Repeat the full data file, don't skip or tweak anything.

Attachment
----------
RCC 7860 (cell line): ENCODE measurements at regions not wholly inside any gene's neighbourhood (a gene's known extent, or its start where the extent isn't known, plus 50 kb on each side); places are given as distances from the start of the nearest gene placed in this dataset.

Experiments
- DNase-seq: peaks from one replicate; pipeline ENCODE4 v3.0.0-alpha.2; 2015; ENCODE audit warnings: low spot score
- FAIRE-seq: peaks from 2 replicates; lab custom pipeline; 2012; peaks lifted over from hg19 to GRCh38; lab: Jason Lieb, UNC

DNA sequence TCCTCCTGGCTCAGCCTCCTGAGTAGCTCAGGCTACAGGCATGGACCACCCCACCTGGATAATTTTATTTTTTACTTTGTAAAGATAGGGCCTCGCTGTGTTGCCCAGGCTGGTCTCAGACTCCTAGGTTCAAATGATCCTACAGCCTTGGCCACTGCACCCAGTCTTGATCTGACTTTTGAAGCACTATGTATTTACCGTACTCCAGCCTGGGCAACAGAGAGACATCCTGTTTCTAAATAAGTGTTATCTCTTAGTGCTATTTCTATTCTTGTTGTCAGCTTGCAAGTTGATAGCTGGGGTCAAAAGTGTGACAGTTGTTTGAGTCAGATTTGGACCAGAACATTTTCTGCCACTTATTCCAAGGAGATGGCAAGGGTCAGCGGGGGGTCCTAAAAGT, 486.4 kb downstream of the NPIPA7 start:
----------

RCC 7860 (cell line): ENCODE measurements at regions not wholly inside any gene's neighbourhood (a gene's known extent, or its start where the extent isn't known, plus 50 kb on each side); places are given as distances from the start of the nearest gene placed in this dataset.

Experiments
- DNase-seq: peaks from one replicate; pipeline ENCODE4 v3.0.0-alpha.2; 2015; ENCODE audit warnings: low spot score
- FAIRE-seq: peaks from 2 replicates; lab custom pipeline; 2012; peaks lifted over from hg19 to GRCh38; lab: Jason Lieb, UNC

DNA sequence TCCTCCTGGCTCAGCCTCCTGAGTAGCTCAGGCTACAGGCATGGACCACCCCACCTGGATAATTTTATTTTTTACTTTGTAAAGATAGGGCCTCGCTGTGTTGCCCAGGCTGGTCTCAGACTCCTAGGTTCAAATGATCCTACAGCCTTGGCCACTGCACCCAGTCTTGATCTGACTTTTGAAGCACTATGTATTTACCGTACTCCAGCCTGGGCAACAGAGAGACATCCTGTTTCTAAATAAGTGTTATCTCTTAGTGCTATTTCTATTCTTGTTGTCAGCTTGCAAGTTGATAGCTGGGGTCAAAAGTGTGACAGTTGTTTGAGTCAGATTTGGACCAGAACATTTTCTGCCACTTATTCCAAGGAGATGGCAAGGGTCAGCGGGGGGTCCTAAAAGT, 486.4 kb downstream of the NPIPA7 start: